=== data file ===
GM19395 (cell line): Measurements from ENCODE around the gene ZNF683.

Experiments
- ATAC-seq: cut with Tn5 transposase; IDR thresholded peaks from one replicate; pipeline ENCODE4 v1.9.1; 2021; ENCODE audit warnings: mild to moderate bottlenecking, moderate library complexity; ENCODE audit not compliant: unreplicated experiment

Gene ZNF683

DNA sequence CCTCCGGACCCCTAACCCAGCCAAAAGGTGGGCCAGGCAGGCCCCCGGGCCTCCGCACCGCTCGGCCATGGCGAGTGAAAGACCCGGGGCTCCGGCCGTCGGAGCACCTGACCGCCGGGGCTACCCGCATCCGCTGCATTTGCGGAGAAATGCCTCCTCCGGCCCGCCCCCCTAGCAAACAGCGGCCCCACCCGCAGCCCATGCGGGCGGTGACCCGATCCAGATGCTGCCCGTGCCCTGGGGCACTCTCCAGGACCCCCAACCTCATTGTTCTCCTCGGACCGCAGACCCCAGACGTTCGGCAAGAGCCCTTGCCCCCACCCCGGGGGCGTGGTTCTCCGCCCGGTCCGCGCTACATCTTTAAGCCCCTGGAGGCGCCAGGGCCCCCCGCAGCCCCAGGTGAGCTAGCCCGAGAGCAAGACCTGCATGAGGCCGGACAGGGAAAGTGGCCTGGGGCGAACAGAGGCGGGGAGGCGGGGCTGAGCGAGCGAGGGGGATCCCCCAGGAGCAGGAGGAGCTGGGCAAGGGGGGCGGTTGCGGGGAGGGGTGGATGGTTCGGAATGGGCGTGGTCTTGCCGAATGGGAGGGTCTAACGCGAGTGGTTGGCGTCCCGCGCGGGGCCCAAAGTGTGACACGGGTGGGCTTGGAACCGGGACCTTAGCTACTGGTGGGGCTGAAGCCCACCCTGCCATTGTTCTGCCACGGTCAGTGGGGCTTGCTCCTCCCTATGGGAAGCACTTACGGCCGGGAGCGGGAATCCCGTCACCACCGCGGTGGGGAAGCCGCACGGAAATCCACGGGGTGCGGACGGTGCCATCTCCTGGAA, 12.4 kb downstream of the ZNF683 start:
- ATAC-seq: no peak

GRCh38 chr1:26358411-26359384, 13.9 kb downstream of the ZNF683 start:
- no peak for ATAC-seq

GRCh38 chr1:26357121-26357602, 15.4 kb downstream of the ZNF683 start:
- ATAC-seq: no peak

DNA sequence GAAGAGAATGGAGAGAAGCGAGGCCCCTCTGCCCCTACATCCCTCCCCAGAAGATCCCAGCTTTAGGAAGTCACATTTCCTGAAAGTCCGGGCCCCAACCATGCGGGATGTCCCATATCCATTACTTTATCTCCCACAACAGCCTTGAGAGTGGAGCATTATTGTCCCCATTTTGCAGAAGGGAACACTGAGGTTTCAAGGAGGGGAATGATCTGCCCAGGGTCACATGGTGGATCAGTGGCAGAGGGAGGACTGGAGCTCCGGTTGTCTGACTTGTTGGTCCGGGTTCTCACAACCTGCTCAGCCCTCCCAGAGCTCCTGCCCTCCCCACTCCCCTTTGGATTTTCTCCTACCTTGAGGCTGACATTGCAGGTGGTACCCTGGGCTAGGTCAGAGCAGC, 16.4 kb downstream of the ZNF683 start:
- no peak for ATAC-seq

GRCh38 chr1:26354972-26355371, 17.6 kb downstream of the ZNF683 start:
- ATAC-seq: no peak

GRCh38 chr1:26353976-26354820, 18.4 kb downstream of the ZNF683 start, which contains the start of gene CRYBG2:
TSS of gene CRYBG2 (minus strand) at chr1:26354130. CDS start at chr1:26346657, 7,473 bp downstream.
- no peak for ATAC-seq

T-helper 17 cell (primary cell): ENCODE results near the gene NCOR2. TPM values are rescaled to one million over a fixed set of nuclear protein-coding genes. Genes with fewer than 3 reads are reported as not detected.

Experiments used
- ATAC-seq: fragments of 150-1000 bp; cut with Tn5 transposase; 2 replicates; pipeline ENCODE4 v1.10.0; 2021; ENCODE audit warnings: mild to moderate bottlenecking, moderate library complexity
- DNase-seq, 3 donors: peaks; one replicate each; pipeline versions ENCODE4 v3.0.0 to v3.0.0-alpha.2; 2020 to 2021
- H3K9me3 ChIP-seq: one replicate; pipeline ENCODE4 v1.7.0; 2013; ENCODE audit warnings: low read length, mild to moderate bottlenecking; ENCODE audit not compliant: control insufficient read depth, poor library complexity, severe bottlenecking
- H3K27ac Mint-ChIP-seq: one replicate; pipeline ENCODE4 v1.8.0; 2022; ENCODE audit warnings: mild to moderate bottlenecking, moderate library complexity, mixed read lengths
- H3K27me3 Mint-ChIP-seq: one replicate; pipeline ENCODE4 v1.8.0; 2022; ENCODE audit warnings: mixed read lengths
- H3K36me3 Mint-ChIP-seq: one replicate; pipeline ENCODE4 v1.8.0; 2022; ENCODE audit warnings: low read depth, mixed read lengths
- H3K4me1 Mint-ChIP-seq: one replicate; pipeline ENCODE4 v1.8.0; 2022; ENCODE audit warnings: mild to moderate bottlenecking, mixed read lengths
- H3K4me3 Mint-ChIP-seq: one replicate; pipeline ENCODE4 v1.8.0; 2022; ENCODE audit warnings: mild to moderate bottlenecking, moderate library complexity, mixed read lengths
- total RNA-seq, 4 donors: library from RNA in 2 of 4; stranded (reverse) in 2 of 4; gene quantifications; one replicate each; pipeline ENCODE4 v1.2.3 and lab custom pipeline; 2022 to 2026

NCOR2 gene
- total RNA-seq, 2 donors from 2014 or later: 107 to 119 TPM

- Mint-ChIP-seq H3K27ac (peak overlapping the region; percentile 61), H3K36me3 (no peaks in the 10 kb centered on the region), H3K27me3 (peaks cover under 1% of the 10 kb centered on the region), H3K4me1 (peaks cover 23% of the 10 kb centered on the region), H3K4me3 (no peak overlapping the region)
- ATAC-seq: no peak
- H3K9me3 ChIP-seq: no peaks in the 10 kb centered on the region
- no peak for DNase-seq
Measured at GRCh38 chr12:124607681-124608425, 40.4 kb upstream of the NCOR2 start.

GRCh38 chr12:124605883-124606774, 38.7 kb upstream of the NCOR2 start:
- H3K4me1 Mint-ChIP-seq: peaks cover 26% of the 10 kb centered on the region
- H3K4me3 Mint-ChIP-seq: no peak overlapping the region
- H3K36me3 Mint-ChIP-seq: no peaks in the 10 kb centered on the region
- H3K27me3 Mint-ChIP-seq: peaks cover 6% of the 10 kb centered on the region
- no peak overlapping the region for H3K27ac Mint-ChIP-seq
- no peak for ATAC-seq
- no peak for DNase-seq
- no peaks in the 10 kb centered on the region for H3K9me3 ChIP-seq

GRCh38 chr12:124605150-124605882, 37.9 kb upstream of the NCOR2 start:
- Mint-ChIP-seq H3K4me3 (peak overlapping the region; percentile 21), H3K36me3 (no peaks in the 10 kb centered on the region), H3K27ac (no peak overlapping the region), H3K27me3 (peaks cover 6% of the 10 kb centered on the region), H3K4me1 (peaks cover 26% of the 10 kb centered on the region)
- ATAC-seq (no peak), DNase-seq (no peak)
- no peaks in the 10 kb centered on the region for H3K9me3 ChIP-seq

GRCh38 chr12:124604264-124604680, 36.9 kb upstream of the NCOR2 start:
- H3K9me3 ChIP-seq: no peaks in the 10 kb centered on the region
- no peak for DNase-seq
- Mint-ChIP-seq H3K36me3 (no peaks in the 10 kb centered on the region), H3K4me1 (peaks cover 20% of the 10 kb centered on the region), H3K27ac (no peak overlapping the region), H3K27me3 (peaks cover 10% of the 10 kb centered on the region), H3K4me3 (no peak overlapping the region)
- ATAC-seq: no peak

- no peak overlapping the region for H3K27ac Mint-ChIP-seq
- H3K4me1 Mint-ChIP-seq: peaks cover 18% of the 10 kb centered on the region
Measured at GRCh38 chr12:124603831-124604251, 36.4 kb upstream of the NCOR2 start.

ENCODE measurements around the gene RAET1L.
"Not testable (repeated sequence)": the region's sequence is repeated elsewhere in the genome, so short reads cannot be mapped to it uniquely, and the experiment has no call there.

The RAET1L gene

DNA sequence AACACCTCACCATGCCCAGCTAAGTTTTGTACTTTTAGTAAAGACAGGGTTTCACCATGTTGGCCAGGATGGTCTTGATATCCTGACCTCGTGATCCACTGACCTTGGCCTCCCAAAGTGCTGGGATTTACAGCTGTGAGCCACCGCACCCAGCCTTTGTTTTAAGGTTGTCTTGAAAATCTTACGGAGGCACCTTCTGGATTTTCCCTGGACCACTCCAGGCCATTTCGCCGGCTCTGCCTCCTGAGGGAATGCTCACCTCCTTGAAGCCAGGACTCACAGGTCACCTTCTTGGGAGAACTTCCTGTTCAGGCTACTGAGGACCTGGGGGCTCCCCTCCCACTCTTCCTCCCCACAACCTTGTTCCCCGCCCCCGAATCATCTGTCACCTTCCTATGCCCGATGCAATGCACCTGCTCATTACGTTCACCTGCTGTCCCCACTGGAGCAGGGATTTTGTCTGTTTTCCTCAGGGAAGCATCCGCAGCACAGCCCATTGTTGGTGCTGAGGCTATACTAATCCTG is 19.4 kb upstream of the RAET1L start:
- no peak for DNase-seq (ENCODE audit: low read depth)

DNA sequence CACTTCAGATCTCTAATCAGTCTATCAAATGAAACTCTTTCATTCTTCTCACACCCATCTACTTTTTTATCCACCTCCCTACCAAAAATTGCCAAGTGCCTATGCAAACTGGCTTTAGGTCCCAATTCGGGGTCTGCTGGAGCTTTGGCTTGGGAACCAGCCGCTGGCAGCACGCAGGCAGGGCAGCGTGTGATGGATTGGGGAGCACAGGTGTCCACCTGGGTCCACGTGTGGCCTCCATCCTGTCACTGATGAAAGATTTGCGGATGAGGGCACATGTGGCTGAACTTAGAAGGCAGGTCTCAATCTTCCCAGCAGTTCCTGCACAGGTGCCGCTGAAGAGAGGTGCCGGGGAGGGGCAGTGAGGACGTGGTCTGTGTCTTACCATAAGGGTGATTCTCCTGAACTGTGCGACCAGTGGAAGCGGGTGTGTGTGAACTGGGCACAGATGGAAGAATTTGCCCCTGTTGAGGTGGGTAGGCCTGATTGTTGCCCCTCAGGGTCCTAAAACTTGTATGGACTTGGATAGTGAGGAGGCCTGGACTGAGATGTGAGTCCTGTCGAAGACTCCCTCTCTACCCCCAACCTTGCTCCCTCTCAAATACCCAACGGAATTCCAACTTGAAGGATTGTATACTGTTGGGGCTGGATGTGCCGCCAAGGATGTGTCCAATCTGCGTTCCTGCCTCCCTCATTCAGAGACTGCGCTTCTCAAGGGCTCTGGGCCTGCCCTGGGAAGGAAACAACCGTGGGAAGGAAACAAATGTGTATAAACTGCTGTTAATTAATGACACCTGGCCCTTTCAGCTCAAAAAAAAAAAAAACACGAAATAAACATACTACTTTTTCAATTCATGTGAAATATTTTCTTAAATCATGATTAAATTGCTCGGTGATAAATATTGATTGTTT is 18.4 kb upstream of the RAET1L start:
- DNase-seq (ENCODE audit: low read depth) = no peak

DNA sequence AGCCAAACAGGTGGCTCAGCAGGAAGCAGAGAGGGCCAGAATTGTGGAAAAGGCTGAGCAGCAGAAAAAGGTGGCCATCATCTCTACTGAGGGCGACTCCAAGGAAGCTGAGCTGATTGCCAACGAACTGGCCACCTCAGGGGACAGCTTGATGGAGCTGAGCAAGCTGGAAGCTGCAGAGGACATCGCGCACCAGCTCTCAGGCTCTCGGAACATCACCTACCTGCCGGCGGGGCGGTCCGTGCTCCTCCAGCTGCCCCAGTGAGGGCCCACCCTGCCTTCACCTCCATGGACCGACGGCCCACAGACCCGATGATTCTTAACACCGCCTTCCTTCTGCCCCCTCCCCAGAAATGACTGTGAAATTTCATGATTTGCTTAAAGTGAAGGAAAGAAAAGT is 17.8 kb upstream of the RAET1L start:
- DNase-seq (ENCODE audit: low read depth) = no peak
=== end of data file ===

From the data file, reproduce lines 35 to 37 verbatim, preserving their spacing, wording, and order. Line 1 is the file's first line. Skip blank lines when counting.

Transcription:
Measured at GRCh38 chr12:124607681-124608425, 40.4 kb upstream of the NCOR2 start.

GRCh38 chr12:124605883-124606774, 38.7 kb upstream of the NCOR2 start:
- H3K4me1 Mint-ChIP-seq: peaks cover 26% of the 10 kb centered on the region